This project is part of the DPhil in Biology at the University of Oxford
Some animals have the capacity to regenerate their whole bodies from small starting fragments, including the entire nervous system and brain. This ability is fueled by adult stem cells that are able to proliferate in response to physical or pathological damage and produce progeny that can differentiate into any cell types that need replacing, while body wide signalling systems ensure that new tissue is correctly patterned and functionally integrated with remaing undamaged parts of the body. We study this overall process of regeneration in planarian flatworms, an established model system for studying animals regeneration and stem cells (see reference 1).
In planarians regeneration is powered by large population of adult stem cells called "neoblasts". Despite being adult stem cells neoblasts can be pluripotent (that is make every cell type in the adult body plan) similar to the early embryonic stem cells (ESCs) in mammals. One of our major goals is to describe the gene regulatory mechanisms that control pluripotency in neoblasts. Ultimately we wish to have a complete description of the mechanisms at the epigentic, transcriptional and post-transcriptional level.
This project will focus on the epigenetic and cis-regulatory control of pluripotency with aim of identifying and describing the mechanisms necessary for planarian stem cells to be able to differentiate to every cell type in the adult body (2-4). We have identified two highly conserved histone modifying complexes that broadly mediate pluripotency in analagous ways to how they regulate the activity of mammalian stem cells, This project will manipulate the activity of these complexes and study the effect on downstream transcription factors and cis-regulatory elements active in planarian stem cells. This will allow us to identify which transcription factors might act to form the pluripotency gene regulatory network, and we can then study these transcription factors and their targets directly.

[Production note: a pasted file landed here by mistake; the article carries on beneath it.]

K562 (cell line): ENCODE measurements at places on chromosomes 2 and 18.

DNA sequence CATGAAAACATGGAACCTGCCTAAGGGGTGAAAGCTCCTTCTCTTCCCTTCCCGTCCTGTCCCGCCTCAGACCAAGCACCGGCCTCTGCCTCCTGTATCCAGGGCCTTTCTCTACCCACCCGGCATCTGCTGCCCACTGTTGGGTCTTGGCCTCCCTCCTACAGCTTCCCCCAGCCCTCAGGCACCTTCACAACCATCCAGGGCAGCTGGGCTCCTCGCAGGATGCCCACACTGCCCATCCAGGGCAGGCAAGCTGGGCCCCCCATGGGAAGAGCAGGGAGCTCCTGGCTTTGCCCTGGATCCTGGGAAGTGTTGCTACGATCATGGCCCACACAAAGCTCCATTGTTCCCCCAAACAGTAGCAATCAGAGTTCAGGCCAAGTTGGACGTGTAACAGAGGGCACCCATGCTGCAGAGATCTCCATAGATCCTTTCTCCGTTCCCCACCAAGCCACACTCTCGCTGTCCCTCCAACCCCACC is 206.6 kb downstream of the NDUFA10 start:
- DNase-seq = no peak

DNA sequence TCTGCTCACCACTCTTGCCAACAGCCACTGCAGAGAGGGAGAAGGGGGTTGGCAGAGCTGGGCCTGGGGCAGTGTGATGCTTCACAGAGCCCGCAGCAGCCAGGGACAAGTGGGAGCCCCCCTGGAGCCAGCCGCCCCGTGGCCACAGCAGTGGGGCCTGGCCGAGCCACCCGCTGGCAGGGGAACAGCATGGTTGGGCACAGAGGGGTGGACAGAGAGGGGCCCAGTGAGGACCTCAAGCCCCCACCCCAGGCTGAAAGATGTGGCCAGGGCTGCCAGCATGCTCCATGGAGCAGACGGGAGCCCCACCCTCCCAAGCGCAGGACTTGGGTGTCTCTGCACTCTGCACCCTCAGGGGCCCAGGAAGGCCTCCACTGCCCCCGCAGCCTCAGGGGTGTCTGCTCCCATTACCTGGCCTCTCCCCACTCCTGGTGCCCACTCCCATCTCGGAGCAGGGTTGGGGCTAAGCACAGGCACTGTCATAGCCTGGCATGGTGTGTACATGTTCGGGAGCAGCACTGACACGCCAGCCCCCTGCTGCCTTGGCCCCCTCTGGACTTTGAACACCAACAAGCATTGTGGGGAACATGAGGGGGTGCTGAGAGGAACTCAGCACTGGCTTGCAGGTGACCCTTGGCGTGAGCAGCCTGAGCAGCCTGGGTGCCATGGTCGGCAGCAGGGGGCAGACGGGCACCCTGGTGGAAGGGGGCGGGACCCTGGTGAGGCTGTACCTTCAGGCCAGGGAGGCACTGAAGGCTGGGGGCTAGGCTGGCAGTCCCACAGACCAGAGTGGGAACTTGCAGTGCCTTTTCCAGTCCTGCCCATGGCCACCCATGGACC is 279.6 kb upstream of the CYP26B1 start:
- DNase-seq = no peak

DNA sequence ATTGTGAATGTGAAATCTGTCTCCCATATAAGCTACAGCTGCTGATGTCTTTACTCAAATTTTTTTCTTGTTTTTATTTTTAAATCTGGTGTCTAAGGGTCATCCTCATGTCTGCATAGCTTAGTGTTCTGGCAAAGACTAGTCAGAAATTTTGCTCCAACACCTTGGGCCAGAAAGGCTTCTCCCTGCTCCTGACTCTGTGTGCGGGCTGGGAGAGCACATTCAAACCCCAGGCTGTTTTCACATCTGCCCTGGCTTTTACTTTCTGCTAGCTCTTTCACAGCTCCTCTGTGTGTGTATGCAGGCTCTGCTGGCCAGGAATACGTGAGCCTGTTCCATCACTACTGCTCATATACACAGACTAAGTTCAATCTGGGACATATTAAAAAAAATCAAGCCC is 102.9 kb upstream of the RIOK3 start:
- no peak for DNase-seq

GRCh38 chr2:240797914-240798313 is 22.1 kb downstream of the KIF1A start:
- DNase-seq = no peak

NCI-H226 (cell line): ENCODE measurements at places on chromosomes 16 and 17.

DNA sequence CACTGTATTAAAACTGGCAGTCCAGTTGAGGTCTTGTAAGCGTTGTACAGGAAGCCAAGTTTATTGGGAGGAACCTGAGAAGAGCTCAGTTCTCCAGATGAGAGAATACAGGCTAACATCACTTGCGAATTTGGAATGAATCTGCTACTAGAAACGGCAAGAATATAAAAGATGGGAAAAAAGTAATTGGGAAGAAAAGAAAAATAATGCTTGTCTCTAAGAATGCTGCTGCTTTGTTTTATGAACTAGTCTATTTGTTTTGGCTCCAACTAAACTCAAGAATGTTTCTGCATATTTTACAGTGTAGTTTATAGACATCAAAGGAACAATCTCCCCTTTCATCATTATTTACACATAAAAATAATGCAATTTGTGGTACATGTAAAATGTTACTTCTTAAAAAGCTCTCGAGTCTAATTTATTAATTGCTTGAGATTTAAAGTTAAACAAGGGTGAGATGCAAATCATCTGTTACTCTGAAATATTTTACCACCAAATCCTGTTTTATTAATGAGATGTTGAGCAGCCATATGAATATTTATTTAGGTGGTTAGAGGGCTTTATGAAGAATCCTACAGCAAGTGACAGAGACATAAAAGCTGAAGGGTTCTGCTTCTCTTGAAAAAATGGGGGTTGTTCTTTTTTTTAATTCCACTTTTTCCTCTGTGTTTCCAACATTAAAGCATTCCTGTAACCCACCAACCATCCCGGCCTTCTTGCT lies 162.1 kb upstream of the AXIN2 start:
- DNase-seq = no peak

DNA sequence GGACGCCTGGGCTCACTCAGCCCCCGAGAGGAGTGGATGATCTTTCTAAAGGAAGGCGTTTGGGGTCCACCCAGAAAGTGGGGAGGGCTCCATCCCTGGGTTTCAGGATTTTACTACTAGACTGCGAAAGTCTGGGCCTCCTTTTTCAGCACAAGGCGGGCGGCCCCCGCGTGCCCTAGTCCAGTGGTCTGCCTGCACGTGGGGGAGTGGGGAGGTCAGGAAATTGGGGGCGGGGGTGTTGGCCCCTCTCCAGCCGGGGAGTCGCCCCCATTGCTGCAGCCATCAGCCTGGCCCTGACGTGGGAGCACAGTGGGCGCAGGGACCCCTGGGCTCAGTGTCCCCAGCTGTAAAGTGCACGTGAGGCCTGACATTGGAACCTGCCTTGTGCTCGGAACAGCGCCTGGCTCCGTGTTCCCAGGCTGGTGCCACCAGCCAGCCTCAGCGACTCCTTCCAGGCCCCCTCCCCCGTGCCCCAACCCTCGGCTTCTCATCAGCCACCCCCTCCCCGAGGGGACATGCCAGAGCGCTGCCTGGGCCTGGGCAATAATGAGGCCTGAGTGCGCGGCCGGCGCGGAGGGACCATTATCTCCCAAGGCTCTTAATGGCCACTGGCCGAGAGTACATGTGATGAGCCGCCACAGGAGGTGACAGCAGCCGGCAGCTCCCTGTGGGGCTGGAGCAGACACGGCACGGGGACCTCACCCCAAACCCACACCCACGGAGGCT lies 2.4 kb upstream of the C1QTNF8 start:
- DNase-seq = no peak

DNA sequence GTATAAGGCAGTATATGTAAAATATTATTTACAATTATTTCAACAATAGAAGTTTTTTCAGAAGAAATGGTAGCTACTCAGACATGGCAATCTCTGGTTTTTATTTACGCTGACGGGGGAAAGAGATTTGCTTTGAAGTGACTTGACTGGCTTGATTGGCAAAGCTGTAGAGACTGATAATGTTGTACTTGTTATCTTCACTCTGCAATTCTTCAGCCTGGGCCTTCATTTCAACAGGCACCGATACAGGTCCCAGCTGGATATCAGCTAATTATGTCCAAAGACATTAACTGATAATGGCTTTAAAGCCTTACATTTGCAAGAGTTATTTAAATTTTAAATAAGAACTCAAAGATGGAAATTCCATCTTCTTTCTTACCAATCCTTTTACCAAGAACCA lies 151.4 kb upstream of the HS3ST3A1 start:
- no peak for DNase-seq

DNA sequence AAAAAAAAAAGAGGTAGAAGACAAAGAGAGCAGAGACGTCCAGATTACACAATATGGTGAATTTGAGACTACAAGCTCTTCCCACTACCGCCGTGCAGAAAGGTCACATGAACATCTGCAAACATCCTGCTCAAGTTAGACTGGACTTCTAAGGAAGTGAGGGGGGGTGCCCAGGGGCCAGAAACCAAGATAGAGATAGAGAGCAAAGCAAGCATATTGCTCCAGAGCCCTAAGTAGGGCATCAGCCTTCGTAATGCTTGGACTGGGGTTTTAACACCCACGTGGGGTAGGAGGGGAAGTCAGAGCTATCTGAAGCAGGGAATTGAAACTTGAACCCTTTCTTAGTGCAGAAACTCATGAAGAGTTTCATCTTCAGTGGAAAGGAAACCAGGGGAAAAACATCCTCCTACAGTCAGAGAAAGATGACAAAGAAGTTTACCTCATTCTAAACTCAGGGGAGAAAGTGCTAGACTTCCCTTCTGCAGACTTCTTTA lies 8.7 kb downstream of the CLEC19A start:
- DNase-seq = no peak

This project will involve using developmental approaches to studying regeneration (RNAi, in situ, confocal microscopy), functional genomic approaches to study genome wide regulatory processes (ATAC-seq, scRNA-seq, ChIP-seq) and bioinformatic analysis using established software and pipelines to integrate these data to form testable GRN models. Currently the regulation of pluripotent stem cells is only understood partially in mammals, understanding this in other animals will potentially unlock new regulatory routes to pluripotency.
This project is part of the Evolutionary Biology theme in the Department of Biology.
This project is part of the DPhil in Biology programme, and is not a funded course at the University of Oxford, as such, students are expected to explore options for funding. However, we anticipate being able to offer around 6 full graduate scholarships to incoming DPhil Students in 2023-24
You will be automatically considered for the majority of Oxford scholarships, if you fulfil the eligibility criteria and submit your graduate application by 20 January 2023. Scholarships are awarded on the basis of academic achievement and potential to excel as a DPhil student.
For further details about searching for funding as a graduate student visit the University’s dedicated Funding pages.
For full entry requirements and eligibility information, please see the main admissions page.
How to apply
The deadline for applications for 2023-2024 entry is midday 20 January 2023. We will continue to accept applications submitted after 20 January 2023, but these late applications will not be considered for scholarship funding.
You can find the admissions portal and further information about eligibility and the DPhil in Biology Programme at the University's graduate admissions page.